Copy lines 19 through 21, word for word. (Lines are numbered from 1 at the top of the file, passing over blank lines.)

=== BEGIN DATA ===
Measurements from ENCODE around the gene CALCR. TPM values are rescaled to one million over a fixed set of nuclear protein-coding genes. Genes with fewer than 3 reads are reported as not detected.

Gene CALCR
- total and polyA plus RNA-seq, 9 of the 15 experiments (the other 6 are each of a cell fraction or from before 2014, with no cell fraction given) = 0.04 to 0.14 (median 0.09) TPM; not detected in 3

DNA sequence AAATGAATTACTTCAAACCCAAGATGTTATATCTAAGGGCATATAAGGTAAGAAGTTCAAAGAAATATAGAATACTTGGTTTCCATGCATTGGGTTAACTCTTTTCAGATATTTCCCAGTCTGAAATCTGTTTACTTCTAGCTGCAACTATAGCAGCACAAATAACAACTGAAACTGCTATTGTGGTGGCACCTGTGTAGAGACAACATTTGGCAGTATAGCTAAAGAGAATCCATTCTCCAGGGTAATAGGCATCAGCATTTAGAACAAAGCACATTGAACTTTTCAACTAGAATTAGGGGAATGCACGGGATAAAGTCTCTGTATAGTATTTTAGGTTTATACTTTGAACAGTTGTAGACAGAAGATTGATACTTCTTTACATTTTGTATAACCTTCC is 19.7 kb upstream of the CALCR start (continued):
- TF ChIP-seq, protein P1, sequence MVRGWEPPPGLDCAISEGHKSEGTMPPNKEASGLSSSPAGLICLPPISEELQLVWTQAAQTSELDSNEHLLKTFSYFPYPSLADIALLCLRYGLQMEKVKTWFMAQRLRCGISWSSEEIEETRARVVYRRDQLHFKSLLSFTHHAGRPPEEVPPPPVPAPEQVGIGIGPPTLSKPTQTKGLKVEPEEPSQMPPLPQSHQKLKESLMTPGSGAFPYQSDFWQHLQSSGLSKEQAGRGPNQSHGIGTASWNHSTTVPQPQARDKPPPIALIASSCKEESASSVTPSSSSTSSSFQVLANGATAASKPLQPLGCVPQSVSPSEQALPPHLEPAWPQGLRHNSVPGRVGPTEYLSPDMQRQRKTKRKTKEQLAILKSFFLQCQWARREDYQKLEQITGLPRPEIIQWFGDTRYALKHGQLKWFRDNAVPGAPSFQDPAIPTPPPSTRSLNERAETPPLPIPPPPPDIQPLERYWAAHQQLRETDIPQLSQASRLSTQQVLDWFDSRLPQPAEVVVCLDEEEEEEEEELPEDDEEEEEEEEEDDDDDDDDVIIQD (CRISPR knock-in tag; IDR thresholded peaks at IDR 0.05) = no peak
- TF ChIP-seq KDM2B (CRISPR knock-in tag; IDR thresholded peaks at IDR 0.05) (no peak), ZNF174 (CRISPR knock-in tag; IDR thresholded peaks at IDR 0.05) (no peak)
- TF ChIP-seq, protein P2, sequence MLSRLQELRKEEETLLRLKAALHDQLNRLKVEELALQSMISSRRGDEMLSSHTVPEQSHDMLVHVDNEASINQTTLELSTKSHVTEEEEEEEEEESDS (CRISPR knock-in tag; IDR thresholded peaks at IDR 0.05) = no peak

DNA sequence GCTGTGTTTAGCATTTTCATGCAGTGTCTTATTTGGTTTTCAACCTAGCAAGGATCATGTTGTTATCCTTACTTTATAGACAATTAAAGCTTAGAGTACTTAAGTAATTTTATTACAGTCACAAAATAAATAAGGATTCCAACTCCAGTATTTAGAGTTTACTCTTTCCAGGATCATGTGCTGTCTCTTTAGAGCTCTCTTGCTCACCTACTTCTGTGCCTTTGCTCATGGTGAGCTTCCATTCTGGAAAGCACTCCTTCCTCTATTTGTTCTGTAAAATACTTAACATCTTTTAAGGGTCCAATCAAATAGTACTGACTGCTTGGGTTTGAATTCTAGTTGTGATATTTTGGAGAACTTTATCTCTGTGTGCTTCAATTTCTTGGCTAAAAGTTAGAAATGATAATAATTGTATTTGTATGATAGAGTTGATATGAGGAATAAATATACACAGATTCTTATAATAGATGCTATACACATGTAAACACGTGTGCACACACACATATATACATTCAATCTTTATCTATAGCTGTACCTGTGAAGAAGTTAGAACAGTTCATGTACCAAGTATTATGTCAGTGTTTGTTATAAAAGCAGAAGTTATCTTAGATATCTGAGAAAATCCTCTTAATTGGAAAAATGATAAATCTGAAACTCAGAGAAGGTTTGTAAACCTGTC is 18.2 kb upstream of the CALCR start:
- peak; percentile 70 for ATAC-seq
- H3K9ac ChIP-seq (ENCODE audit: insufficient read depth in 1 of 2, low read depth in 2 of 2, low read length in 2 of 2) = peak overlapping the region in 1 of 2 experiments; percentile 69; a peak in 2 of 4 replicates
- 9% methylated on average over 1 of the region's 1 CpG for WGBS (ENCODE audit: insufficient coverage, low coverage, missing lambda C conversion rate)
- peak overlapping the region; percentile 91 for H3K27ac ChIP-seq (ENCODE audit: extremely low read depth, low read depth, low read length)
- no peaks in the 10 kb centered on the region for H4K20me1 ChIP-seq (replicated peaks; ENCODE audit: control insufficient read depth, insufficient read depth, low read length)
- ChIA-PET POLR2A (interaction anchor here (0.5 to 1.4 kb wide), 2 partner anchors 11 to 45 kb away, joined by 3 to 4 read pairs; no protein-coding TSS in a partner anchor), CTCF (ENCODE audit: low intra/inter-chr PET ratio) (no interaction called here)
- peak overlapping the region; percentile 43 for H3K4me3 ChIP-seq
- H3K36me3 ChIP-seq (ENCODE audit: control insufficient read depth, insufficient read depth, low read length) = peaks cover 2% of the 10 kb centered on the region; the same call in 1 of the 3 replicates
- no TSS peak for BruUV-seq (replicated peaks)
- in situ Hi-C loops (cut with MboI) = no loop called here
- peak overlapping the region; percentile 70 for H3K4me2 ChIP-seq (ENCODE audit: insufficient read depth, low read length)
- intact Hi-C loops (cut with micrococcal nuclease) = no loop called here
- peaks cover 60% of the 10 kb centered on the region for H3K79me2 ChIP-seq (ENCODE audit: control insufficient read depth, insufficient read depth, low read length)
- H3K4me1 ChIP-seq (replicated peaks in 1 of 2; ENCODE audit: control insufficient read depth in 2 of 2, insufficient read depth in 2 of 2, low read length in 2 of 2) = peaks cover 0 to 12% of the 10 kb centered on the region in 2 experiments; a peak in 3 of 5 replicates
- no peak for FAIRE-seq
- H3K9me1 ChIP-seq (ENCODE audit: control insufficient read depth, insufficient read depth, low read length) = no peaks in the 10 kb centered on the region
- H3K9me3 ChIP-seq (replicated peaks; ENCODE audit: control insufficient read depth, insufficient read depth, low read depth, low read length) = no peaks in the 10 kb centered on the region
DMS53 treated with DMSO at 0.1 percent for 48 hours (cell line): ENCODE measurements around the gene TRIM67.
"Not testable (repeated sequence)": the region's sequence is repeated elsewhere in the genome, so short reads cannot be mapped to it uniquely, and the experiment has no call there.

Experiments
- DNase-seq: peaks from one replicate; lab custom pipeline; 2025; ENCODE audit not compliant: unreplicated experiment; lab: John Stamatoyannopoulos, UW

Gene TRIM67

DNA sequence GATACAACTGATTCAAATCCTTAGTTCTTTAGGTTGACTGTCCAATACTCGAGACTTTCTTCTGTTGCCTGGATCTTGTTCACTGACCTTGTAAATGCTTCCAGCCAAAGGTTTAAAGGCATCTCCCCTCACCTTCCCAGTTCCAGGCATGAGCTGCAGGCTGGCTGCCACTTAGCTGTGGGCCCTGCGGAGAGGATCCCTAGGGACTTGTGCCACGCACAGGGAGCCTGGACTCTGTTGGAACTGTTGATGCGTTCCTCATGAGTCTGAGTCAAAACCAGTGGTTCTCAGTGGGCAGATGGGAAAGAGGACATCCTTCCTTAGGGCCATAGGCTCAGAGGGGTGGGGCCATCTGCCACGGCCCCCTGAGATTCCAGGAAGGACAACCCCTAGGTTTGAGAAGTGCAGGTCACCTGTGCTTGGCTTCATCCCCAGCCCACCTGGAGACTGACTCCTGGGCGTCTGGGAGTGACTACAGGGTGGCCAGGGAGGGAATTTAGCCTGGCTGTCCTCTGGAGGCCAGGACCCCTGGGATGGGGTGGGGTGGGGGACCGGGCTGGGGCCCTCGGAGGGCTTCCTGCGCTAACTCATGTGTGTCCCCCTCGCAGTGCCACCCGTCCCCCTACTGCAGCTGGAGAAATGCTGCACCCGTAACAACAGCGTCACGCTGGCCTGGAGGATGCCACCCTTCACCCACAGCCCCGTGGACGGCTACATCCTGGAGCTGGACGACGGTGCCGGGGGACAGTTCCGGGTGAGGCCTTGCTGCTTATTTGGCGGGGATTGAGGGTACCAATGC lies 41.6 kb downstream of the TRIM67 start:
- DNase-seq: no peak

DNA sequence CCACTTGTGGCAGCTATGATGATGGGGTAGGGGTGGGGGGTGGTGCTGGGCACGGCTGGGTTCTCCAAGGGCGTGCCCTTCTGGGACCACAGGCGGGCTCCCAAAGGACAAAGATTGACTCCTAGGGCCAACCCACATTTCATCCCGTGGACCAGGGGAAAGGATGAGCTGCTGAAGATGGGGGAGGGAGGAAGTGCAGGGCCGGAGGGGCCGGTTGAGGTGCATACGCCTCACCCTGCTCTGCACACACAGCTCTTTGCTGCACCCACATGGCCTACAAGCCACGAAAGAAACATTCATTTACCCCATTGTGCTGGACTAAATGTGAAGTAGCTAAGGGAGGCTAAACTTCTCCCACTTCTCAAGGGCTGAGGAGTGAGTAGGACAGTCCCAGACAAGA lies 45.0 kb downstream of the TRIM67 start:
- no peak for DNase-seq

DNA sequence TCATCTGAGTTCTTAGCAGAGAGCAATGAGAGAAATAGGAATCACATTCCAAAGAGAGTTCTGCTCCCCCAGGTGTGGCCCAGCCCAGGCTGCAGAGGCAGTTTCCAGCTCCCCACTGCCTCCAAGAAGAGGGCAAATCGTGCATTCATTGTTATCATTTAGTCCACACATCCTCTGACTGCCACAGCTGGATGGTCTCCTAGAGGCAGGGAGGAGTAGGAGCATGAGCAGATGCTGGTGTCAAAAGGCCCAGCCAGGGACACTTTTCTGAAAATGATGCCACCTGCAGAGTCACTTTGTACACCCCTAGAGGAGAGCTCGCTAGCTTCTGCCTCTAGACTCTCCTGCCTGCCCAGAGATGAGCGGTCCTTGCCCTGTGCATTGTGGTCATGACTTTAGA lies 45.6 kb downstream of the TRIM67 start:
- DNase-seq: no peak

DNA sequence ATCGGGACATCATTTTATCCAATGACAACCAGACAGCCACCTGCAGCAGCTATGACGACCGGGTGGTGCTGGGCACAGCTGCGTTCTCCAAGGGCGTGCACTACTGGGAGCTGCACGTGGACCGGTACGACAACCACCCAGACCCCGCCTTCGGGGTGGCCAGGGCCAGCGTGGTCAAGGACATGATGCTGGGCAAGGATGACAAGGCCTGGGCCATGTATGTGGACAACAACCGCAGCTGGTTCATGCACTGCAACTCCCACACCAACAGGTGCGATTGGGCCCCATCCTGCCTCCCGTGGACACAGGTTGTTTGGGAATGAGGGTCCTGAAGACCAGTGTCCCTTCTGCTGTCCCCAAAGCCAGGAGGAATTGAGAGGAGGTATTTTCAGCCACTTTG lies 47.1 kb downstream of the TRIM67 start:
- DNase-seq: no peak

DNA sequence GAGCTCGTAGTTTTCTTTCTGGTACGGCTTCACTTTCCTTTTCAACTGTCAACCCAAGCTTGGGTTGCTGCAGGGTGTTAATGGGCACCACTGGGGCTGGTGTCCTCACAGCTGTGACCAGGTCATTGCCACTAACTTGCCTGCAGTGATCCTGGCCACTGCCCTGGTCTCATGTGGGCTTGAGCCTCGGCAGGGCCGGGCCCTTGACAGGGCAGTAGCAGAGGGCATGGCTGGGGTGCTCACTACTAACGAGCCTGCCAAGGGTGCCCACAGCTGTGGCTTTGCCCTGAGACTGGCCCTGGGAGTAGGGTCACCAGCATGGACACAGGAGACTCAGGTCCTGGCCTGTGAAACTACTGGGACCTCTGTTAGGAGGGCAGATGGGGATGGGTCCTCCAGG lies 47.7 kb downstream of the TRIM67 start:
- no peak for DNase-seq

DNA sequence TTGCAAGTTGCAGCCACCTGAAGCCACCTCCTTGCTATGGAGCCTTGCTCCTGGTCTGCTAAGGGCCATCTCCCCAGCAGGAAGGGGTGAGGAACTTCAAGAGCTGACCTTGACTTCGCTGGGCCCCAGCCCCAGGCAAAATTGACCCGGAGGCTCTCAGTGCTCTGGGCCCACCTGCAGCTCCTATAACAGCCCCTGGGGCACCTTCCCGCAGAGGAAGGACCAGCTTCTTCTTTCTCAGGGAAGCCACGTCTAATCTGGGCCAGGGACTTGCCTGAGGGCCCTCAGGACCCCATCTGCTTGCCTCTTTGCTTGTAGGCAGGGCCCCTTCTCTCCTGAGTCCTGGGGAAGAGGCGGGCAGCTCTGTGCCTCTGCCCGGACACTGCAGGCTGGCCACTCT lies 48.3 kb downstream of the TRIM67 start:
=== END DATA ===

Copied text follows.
- peak overlapping the region; percentile 70 for H3K4me2 ChIP-seq (ENCODE audit: insufficient read depth, low read length)
- intact Hi-C loops (cut with micrococcal nuclease) = no loop called here
- peaks cover 60% of the 10 kb centered on the region for H3K79me2 ChIP-seq (ENCODE audit: control insufficient read depth, insufficient read depth, low read length)